"Growth Equity" is a relatively new term. Without a definition fixed by law or regulation, it's not necessarily clear how you differentiate a venture capital transaction from a growth equity transaction. Is it entirely a matter of who the Investors are, (venture capital funds make venture capital investments and private equity funds make growth equity investments)? Is it a question of whether the target entity (hereafter an 11 lssuer") has (or foresees having) positive EBITDA? Of how far along the Issuer is in its development? Whether the Issuer is a limited liability company, as opposed to the C corporations that are the traditional recipients of venture capital investment? Most would agree that the term 11growth equity" is usually used to denote an infusion of equity in a relatively mature Issuer that does not constitute a change in control.
There is no debate however that growth equity is a rapidly growing tool being used by Issuers, private equity firms and their counsel. According to year-end 2019 data released by Thomson Reuters, roughly $50 Billion was invested in 2019 in U.S. Private Equity Minority Interest Activity, which number was up from the roughly $20 Billion invested in this category in 2015 and the roughly $5 Billion so invested in 2009.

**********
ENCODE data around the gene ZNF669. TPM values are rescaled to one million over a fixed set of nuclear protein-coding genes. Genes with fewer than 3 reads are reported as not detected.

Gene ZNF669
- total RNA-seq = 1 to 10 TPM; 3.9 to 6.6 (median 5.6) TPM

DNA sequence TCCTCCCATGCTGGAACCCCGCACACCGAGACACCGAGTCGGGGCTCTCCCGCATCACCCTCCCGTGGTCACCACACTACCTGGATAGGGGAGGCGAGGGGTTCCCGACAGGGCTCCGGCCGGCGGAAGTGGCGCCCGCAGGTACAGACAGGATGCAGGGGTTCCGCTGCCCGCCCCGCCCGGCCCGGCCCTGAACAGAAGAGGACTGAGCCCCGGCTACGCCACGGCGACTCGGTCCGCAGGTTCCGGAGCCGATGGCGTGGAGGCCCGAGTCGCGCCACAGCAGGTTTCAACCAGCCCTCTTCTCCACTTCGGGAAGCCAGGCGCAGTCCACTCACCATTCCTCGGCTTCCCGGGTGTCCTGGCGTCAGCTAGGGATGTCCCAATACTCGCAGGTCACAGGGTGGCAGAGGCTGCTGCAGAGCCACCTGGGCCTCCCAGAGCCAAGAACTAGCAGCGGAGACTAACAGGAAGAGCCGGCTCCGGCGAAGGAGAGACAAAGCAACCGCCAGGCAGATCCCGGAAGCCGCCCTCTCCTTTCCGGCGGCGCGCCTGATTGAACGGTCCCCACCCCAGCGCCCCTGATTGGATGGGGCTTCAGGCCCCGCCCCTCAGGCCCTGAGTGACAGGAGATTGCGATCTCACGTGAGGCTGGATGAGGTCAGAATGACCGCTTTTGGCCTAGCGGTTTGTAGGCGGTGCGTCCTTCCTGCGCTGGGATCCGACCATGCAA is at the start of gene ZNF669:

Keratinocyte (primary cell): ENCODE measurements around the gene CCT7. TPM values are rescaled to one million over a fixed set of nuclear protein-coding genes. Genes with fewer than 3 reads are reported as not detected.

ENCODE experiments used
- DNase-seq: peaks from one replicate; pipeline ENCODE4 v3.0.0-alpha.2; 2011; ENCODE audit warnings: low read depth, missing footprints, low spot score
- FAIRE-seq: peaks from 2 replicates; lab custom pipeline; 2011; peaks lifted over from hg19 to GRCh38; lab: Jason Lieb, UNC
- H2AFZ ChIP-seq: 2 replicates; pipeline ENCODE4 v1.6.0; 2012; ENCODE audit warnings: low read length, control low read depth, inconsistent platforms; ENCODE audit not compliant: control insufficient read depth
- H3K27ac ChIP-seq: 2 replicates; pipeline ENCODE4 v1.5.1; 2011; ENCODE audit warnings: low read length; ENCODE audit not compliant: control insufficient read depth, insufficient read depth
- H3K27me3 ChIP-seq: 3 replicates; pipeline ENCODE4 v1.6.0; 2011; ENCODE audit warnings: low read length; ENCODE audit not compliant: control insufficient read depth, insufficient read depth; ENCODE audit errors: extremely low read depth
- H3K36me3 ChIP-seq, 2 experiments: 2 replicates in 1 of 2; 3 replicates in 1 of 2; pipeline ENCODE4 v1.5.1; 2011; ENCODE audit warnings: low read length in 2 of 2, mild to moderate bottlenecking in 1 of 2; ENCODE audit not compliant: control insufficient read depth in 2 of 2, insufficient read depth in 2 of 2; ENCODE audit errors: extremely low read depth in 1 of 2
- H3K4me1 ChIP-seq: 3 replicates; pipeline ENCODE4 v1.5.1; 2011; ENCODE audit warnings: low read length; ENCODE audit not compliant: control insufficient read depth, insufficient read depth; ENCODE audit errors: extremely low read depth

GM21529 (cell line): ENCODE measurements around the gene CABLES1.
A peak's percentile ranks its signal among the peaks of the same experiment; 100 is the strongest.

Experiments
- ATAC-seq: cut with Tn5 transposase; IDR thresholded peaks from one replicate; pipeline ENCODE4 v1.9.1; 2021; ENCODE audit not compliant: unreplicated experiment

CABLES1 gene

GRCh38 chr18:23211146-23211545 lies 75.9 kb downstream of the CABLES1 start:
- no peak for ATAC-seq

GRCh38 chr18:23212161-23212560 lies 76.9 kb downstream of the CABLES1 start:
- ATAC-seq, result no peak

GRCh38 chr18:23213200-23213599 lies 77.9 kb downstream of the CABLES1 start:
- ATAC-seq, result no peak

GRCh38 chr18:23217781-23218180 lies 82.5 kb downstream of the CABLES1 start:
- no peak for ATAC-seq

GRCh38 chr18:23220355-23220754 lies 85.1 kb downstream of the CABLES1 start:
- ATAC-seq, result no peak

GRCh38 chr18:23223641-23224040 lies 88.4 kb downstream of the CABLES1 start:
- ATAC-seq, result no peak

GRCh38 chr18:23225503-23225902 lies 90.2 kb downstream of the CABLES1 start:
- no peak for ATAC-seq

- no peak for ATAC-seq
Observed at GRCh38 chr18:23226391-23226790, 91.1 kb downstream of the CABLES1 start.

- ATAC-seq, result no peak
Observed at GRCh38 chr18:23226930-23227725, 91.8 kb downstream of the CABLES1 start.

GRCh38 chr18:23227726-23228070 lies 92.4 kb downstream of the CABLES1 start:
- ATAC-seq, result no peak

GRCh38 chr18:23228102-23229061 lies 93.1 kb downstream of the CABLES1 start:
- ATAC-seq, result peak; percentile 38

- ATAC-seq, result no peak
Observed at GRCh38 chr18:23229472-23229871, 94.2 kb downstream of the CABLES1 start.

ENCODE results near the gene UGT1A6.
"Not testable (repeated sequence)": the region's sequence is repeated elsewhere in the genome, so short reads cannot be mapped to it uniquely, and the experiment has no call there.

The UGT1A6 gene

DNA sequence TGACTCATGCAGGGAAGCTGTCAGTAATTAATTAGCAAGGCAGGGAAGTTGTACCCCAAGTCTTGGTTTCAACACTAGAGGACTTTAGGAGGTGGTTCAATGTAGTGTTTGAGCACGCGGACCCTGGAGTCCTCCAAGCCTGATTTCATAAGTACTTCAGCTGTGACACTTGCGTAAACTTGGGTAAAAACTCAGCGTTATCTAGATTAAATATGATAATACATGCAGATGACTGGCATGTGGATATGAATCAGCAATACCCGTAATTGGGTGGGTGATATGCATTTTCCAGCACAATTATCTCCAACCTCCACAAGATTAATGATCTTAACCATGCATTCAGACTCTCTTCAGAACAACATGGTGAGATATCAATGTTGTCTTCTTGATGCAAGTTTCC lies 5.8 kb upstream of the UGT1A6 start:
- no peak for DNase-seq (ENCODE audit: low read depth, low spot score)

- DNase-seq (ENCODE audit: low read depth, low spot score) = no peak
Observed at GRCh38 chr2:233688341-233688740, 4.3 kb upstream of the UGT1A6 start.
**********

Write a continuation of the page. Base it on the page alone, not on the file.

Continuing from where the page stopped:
Before looking at particular terms, both investors and the Issuer (and its owner) have to make sure that their interests are sufficiently aligned. Assuming that control of the Issuer is staying with the current owner, this burden primarily falls upon the Investor. A growth equity investor, used to controlling its investments, must consider whether it can fulfill its primary goals without control (and what terms it may need to do so). Do all parties have the same view of distributing versus reinvesting profts? Are their respective timeframes for an exit similar? If not, can the Investor obtain contractual rights, whether the right to force a redemption or otherwise, to achieve its exit timing? What about risk tolerance? Does the Investor in its portfolio generally take big risks and hope for big rewards? What if the PE firm running the Issuer looks to take less risk and hit singles and doubles? PE firms moving from buy-outs into growth equity may not be used to asking these questions.